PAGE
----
Bug out bags seem like a great idea. And in some instances, they are! But if it comes to a total societal meltdown, John thinks they may be a bit naive for many people. Bugging out likely means you’re alone, vulnerable, and running on limited resources. John explains 3 reasons why bugging out during the
Month: April 2020
I spend 24 hours in the forest witout being seen and navigating only using map and compass. I spend the night in a fire heated shelter used by special forces and military pilots without any sleeping bag. The shelter is made of a mylar blanket and some rope. In my version I also use a
Planning & Preparation, Land Navigation, and Concealment of Movement, are a few skill sets required to effectively bug out. Just like all things preparedness, practice and preplanning are absolutes. These are just a few skills discussed in this first video installment on bugging out. Fieldcraft Survival Links: https://fieldcraftsurvival.com/ https://fieldcraftsurvival.com/collections/training https://fieldcraftsurvival.com/collections/apparel Follow the Fieldcraft Survival Team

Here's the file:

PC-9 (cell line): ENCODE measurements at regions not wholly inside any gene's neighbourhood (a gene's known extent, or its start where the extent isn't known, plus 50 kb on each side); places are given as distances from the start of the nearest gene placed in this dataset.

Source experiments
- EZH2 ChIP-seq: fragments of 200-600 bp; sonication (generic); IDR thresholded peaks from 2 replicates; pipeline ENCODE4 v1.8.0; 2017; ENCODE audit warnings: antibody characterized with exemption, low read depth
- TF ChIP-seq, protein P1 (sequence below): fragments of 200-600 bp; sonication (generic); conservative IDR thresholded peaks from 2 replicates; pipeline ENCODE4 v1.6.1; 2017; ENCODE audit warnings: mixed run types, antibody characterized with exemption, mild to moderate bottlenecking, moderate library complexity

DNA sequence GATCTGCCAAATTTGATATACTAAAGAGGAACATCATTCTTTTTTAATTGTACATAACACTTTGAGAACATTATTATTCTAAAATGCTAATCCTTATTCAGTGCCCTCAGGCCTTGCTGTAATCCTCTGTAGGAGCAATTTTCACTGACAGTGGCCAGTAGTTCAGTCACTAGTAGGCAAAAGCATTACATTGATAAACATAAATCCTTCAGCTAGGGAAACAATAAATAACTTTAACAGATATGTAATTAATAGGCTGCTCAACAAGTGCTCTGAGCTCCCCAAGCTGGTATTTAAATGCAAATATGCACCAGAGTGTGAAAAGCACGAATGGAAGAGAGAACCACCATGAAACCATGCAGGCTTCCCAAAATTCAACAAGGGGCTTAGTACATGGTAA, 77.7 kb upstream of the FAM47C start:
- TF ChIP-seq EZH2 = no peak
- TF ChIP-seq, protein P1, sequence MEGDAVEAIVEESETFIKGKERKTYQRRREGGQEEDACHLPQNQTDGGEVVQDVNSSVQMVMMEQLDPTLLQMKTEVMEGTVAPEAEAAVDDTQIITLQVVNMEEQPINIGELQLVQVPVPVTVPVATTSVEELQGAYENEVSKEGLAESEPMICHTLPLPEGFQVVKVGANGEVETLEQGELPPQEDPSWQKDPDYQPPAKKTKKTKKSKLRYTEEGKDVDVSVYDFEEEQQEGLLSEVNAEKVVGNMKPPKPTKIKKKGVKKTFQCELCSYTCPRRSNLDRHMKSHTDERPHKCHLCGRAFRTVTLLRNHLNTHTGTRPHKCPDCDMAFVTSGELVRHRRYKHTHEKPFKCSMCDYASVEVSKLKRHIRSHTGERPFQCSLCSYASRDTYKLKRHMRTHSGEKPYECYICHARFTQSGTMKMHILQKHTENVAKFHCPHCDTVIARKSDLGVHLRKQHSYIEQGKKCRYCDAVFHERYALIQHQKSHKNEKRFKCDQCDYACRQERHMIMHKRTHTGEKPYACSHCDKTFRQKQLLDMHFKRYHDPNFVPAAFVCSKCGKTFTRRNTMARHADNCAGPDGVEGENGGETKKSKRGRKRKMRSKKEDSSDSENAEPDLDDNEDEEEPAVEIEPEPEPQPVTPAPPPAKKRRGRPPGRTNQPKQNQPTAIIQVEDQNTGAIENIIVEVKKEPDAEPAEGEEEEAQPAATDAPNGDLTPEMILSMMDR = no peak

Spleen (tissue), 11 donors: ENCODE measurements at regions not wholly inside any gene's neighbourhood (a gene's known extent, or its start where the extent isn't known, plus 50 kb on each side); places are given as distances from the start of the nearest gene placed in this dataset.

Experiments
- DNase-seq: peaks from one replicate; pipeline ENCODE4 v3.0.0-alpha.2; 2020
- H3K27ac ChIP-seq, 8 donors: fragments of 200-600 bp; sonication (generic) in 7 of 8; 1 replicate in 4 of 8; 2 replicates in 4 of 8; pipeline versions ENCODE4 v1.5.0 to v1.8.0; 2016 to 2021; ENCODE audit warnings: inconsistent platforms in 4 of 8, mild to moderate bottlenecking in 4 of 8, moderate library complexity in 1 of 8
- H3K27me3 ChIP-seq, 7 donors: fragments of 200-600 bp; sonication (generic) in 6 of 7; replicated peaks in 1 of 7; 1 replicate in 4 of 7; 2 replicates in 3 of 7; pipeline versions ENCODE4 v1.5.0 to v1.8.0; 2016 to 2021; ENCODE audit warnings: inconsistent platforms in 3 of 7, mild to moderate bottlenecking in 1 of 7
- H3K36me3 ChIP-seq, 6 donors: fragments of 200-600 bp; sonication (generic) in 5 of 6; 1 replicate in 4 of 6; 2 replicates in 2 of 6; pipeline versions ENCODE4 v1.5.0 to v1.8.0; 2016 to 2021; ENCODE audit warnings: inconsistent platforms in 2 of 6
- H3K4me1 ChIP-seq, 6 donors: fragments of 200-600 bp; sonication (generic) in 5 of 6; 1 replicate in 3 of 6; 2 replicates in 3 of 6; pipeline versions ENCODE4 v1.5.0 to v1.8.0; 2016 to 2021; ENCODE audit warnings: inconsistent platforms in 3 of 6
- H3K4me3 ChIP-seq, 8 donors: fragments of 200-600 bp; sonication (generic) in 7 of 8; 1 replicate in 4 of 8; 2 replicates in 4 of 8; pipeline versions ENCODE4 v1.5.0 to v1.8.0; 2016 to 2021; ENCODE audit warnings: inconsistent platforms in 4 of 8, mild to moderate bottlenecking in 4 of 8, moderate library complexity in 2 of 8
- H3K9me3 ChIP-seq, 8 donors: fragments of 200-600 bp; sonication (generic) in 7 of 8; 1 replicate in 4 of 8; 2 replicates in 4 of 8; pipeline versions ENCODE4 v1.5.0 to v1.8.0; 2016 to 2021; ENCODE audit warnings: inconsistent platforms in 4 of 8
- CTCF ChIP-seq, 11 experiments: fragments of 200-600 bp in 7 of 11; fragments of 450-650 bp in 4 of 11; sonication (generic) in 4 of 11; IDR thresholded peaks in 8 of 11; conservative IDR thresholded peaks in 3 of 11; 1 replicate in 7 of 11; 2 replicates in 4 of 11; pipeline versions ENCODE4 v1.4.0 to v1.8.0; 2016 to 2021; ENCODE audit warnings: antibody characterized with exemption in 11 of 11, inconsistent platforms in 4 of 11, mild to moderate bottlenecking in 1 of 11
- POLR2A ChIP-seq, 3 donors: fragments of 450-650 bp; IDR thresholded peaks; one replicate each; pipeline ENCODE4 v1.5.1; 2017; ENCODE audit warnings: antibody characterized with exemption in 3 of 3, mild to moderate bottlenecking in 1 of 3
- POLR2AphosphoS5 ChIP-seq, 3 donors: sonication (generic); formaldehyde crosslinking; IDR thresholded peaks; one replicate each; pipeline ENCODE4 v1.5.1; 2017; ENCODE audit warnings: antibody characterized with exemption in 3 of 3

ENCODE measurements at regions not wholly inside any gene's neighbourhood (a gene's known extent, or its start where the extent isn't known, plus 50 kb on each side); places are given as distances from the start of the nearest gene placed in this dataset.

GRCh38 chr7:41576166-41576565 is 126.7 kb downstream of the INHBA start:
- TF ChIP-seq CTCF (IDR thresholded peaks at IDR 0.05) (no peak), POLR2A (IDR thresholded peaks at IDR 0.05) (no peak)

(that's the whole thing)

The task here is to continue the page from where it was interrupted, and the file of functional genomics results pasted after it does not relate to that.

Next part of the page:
Today, we’ll take a look at a knife that’s proof that sometimes, less is more, and enjoy the shrunken size and improved solidity of the Benchmade Mini Bugout.
Today, we’ll take apart the Benchmade Mini-Bugout, and show you how it works and how to clean it up.
In this video, Nathan shows the modular Little Bug Out Shelter. The shelter is able to go from ultra lightweight solo shelter up to a 6 person tent. Consisting of 4 parts: The Base, the Vestibule, the Connecting Tarp, and the Nest. Little Bug Out Shelter Pieces LBO Base https://seekoutside.com/lil-bug-out-shelter-base/ LBO Base and Vestibule https://seekoutside.com/lil-bug-out-shelter-base-vestibule/